Valid: Sun 19 May 2013 06:00 to Mon 20 May 2013 06:00 UTC
Issued: Sun 19 May 2013 02:10
Forecaster: VAN DER VELDE
A level 1 was issued for SE Germany, Czechia, Austria, Slovenia, NE Italy, Croatia, W Hungary, parts of Bosnia, Serbia and Bulgaria mainly for large hail.
A level 1 was issued for the eastern Baltic countries and a part of Russia mainly for large hail and severe convective wind gusts.
An interesting weather pattern today over Europe. A cold-air filled low at 500 hPa is centered over France and extends from Portugal to Austria. It will warm up and deform into a WSW-ESEelongated shape. Strong lifting from differential vorticity advection takes place at the east side of the system, where a negatively tilted PV lobe digs into the region of Austria and surroundings. It is collocated with an almost stationary cold front and strong convergence zone and low pressure center, particularly over southeastern Germany, Czechia, northern Austria. East of this cold front models predict unanimously decent CAPE values, but the instability has yet to show up as moisture is advected from the south. Other lows are found over southern Scandinavia, northeastern Spain, northwestern Italy, and the Baltics. The latter draws in the most unstable air on the map, locally over 2000 J/kg MLCAPE.
East of the mentioned cold front sufficient CAPE should build, helped by moisture advection and the mid level cooling from adiabatic lifting. The front is is very well delineated by a temperature drop and strong convergence and deformation. Ahead of the front, no more than 15 m/s of 0-6 km shear is predicted. At and behind the front, north of the Alps, 200-400 m²/s² of 0-3 km SREH is forecast. If a storm grows in such environment it can easily acquire a rotating structure favorable for large hail growth and severe wind gusts. It appears the LCL height is not going to be very low before the front. Over Austria, föhn effect seems to produce high LCL (2000 m) even in the rough GFS model. Therefore it seems the tornado risk, unless some supercell could hover over the surface front, is low. While forcing, instability and shear all seem favorable, a concern is that the orientation of shear and storm motion is almost parallel to the front. In practice this often turns into a linear system or a messy, destructive environment to convection. To the southeast this is not much different, but LCL heights should be over 2000 m there and more moisture pulled in from the south. Shear is around 15 m/s all the way to Bulgaria and favorable for organisation of storms, likely into a linear system over Hungary.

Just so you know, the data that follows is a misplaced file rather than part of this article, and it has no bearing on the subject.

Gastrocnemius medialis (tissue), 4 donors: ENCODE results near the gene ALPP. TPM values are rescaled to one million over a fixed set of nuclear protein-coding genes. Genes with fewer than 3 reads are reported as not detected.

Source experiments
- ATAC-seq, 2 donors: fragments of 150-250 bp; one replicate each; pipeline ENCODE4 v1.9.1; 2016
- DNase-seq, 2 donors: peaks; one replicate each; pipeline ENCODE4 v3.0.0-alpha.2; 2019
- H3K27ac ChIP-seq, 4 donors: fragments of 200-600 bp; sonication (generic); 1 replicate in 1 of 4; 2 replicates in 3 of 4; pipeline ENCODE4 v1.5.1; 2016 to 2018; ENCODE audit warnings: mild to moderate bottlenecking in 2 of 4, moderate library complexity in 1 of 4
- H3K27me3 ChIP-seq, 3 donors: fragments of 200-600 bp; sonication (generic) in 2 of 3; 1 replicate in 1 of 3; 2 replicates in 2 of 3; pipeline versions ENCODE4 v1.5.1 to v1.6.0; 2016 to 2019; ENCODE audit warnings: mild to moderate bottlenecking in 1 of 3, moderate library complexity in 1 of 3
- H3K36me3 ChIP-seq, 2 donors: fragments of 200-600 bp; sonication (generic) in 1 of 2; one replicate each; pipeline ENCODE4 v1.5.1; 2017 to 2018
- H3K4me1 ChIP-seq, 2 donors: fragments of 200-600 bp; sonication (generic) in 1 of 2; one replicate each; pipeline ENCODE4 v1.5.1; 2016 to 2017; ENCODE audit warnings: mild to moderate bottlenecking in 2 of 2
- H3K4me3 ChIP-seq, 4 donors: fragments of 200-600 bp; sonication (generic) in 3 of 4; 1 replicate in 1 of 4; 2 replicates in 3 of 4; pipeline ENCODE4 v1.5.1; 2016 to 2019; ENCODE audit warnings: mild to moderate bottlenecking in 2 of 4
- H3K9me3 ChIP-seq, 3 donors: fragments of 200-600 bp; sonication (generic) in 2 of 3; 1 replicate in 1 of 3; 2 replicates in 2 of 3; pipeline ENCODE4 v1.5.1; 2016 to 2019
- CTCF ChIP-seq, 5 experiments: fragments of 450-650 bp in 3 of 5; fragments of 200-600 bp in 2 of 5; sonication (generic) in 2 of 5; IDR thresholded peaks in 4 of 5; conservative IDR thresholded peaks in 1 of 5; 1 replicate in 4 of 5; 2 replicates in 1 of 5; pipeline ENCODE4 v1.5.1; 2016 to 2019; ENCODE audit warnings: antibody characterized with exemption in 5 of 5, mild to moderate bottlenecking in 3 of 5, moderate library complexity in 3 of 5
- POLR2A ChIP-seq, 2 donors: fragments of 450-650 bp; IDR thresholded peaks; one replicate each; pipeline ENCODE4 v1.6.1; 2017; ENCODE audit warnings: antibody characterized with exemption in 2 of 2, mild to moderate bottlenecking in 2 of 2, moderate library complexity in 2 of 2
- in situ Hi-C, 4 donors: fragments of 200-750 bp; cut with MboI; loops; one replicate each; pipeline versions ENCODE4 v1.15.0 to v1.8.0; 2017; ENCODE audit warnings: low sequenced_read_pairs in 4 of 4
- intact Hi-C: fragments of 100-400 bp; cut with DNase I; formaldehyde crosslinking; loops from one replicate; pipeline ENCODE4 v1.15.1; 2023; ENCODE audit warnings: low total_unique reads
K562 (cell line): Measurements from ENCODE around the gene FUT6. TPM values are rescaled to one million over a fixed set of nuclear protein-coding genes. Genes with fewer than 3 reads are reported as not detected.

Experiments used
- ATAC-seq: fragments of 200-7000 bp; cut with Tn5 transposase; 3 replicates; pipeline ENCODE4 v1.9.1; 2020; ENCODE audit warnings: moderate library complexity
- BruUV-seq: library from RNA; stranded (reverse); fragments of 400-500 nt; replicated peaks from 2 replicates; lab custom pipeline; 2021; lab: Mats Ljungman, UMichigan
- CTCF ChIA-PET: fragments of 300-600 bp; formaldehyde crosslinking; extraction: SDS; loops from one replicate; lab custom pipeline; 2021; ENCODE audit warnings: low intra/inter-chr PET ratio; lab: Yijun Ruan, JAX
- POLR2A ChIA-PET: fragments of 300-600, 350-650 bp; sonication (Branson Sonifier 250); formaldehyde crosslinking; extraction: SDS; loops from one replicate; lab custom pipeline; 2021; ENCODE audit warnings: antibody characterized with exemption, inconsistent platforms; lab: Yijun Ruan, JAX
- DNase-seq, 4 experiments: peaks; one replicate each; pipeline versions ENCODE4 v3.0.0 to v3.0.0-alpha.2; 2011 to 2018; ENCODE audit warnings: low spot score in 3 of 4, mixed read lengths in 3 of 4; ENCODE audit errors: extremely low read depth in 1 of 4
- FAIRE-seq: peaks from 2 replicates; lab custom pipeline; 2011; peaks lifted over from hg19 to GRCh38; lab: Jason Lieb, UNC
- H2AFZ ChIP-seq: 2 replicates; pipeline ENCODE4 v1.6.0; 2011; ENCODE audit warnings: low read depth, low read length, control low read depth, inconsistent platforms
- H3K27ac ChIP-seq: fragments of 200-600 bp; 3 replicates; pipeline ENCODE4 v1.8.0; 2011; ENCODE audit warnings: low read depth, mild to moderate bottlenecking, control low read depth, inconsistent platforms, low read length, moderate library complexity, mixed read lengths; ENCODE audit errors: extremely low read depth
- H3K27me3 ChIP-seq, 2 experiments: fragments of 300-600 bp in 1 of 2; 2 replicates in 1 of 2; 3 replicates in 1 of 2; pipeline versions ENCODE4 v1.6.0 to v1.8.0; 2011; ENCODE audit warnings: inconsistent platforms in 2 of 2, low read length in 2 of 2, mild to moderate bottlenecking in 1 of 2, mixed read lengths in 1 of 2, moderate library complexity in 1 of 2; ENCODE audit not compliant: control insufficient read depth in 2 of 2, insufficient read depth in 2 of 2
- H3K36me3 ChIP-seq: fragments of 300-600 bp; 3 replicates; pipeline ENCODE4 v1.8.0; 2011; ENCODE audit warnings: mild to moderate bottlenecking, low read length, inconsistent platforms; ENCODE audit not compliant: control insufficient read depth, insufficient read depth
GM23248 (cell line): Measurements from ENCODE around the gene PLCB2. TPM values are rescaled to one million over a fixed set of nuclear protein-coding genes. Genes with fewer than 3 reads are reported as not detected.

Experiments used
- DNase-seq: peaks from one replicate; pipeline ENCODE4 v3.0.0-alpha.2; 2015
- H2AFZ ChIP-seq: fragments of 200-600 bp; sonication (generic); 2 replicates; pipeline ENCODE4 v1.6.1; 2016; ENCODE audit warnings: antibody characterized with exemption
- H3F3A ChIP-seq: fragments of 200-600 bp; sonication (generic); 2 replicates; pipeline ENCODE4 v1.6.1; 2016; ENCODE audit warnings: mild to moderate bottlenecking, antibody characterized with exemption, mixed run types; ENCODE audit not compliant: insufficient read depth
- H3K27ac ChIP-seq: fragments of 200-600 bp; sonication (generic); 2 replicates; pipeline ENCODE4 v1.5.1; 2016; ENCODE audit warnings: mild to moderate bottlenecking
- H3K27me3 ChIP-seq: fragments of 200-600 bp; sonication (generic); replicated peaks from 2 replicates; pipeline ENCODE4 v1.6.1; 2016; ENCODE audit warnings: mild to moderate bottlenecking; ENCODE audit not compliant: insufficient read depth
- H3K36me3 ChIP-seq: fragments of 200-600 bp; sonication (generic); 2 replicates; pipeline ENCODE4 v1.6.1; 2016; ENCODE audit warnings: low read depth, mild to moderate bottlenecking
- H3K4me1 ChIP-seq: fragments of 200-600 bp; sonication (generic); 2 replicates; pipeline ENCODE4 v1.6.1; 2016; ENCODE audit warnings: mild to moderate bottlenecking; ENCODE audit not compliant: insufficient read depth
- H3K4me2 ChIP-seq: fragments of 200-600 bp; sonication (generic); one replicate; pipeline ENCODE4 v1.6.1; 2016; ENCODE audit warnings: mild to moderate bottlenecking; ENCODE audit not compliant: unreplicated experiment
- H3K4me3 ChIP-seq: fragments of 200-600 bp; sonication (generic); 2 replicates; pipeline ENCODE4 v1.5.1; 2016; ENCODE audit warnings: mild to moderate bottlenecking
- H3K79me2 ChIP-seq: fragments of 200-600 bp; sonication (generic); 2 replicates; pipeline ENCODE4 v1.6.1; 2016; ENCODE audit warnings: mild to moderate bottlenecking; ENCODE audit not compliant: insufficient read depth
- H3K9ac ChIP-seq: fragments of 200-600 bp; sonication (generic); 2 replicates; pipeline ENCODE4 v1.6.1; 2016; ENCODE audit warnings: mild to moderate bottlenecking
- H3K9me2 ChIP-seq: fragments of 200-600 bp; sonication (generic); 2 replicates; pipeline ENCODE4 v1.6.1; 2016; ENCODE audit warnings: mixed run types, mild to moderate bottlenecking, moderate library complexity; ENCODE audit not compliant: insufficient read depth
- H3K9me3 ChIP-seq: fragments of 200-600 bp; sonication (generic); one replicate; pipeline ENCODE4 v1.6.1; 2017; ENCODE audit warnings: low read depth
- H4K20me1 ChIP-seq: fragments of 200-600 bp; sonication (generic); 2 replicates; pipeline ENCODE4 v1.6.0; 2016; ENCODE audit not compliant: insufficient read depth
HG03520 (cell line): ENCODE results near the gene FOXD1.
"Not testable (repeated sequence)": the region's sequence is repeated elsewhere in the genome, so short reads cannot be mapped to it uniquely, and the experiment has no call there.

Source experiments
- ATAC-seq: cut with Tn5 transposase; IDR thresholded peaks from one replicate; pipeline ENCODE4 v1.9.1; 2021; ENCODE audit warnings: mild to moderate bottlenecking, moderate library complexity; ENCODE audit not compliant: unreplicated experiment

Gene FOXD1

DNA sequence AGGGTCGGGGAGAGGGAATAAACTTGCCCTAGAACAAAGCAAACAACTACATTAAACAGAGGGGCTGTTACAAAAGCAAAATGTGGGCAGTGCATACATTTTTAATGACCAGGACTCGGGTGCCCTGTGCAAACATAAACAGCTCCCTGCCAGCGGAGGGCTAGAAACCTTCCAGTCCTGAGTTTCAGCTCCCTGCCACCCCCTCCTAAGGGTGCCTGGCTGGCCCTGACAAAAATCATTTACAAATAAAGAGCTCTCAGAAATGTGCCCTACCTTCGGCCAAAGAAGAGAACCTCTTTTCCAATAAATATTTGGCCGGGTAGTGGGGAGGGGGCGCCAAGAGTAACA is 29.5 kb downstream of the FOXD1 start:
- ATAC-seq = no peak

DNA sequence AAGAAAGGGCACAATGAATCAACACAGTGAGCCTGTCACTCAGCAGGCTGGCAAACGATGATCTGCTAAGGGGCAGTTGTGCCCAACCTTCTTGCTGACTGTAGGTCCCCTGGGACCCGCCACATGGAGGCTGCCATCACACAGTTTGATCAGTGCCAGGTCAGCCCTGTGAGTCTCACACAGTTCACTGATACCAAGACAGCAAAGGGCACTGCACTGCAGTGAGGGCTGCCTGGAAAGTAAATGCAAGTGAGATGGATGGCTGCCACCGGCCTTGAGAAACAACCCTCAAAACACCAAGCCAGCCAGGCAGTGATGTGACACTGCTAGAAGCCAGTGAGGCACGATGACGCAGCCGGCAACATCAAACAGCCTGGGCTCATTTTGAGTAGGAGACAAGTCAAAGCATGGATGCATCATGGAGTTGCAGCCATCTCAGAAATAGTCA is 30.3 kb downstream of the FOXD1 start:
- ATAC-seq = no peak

Two areas with more than 10 m/s of 0-6 km shear have been highlighted and offer convergence zones indicated in GFS. Nowcasting should reveal more precisely these zones (old outflow boundaries), as the region continues to be affected by storms this night. There is rather high MLCAPE already in place. 00Z Velikie Luki sounding shows very steep lapse rates and low level moisture. While shear is just marginal, strong updrafts and downdrafts caused by the steep lapse rates should locally produce large hail and severe wind gusts. Dynamically the region is not active except low level warm air advection, actually north and east of these level 1 areas. The ongoing storms may have spoiled the environment for new storms to some extent.